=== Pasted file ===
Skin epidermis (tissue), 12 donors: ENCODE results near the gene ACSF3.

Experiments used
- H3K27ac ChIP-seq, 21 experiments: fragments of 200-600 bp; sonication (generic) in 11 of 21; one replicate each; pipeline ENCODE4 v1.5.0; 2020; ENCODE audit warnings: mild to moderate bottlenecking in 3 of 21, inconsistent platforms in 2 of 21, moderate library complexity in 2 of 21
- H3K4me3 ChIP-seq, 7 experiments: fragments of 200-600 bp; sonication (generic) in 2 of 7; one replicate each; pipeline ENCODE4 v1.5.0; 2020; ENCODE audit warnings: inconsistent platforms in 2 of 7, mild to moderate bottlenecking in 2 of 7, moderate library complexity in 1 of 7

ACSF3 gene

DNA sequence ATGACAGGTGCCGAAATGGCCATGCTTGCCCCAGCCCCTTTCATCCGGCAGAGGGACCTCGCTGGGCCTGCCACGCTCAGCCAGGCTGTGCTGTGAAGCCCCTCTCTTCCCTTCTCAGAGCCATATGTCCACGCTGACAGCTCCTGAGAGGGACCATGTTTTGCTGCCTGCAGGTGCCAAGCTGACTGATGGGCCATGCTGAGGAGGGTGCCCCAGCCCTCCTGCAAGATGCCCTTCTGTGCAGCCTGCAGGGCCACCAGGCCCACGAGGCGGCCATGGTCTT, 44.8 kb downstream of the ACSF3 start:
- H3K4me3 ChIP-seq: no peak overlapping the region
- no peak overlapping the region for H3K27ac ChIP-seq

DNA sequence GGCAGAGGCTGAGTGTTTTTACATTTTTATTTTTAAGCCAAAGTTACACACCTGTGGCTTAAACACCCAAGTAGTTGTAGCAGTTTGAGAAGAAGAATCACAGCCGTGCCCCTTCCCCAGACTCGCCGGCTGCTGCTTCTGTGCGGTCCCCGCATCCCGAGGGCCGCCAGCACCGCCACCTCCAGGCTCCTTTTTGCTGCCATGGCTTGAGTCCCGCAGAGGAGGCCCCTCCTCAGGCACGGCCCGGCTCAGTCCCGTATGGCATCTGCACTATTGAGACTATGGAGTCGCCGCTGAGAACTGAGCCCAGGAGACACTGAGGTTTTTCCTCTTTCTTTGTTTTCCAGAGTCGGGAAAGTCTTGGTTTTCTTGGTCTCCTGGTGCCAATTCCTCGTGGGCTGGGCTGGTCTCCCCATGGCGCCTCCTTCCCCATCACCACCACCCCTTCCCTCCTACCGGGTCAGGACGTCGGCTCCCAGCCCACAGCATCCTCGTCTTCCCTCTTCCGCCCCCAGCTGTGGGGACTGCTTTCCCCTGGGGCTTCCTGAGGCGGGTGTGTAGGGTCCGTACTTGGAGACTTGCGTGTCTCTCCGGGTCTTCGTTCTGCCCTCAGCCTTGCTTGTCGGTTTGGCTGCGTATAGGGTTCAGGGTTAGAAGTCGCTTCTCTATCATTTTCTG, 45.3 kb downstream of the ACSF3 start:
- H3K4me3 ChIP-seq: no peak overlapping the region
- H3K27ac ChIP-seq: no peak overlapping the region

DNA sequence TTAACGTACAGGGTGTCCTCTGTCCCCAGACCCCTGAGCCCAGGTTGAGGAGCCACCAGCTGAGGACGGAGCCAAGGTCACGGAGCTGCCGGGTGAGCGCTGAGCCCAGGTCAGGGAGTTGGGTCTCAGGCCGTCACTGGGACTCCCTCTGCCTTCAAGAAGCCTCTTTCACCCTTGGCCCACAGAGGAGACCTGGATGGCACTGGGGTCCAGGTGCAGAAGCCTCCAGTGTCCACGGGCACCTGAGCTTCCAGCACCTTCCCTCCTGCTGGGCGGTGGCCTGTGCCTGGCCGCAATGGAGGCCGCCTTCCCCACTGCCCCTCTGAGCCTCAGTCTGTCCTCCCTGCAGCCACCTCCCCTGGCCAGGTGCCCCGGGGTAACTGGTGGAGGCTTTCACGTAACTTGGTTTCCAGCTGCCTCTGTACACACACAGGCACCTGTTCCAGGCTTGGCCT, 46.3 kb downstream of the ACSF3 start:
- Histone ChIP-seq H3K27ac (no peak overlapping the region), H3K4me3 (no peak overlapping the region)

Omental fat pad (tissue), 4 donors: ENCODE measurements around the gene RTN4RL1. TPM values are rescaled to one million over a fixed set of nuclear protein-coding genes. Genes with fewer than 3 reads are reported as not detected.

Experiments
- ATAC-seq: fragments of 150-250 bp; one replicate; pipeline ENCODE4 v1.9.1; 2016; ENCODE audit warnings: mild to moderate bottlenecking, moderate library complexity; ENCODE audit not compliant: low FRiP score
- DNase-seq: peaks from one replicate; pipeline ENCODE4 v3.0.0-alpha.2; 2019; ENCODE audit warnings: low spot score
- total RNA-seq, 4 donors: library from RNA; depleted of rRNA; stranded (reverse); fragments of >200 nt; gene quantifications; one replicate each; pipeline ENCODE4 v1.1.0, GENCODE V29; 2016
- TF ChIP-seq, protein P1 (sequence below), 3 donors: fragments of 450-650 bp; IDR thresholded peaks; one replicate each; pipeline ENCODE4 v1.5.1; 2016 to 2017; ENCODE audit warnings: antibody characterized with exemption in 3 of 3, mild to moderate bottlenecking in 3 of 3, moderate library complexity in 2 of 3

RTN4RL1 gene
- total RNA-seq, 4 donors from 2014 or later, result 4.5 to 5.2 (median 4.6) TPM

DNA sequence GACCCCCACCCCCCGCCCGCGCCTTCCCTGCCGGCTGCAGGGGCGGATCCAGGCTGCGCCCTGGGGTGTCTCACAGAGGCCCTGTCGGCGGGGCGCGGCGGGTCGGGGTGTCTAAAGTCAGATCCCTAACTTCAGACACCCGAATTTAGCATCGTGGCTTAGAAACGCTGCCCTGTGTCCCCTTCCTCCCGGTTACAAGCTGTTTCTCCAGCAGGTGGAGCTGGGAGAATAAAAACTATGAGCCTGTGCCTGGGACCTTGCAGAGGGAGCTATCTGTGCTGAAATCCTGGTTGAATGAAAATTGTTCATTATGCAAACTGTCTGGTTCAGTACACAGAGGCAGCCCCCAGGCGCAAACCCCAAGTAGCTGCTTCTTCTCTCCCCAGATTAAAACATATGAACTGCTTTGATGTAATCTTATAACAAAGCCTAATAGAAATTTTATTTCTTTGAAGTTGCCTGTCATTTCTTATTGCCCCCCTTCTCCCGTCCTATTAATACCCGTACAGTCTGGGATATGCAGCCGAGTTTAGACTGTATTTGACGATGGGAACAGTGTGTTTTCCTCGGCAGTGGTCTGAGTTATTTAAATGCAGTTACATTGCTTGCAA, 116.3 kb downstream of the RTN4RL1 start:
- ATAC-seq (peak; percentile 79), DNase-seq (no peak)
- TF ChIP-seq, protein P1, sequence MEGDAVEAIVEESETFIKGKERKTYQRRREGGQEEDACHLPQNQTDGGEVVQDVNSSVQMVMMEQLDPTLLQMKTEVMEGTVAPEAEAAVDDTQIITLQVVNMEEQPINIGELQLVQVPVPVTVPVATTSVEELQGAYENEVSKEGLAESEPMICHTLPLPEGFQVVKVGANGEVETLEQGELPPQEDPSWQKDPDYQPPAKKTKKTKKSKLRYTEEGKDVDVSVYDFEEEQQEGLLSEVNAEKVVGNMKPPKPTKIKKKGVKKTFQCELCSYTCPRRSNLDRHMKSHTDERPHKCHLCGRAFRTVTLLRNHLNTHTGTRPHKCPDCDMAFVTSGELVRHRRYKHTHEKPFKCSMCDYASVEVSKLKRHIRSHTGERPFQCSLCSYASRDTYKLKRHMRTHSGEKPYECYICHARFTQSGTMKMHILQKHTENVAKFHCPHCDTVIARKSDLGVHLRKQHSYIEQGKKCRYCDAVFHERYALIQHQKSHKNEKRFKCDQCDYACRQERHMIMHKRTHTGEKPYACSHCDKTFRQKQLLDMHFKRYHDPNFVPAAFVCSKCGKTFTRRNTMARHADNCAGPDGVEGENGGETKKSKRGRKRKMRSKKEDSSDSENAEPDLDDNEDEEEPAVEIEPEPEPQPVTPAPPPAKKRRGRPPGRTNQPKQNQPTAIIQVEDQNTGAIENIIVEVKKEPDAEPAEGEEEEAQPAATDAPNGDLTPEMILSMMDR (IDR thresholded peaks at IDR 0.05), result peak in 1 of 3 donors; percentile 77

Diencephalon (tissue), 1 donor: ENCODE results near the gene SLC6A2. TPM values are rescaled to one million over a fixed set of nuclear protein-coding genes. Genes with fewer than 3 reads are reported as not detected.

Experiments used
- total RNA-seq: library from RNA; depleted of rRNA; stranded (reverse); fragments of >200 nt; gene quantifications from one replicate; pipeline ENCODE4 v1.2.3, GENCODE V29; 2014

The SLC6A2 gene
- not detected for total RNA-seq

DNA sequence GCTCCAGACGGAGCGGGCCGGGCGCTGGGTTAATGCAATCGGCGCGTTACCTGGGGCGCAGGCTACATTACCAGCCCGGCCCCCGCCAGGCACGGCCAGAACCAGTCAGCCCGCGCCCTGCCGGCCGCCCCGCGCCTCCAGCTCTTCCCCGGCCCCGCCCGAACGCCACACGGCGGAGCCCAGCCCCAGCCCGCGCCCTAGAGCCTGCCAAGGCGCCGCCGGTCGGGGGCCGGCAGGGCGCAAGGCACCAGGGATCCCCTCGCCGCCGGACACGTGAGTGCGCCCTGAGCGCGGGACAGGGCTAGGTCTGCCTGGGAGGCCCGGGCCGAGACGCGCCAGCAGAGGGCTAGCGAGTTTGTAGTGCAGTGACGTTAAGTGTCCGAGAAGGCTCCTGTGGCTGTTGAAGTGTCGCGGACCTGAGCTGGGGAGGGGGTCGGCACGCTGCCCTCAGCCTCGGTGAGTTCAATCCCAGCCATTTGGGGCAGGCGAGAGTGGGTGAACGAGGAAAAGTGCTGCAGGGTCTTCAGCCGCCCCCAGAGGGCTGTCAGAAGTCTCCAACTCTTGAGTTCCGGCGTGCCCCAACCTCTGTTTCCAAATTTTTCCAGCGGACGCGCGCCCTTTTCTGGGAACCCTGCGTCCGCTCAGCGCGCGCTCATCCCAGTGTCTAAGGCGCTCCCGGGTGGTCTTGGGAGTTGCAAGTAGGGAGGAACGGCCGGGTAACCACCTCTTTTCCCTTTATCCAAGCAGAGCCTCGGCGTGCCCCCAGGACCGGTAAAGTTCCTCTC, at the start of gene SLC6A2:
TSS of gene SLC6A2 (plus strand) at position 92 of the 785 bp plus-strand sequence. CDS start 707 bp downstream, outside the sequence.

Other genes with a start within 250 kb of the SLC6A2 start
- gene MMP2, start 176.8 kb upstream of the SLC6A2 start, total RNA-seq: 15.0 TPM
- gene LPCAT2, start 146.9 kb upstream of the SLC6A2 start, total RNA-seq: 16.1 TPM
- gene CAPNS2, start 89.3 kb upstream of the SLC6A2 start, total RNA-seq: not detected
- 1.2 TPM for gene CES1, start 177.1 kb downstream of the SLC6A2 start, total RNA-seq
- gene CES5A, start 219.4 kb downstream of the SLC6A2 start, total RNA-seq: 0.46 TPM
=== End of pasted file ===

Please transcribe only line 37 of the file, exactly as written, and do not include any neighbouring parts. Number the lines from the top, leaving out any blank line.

- gene CES5A, start 219.4 kb downstream of the SLC6A2 start, total RNA-seq: 0.46 TPM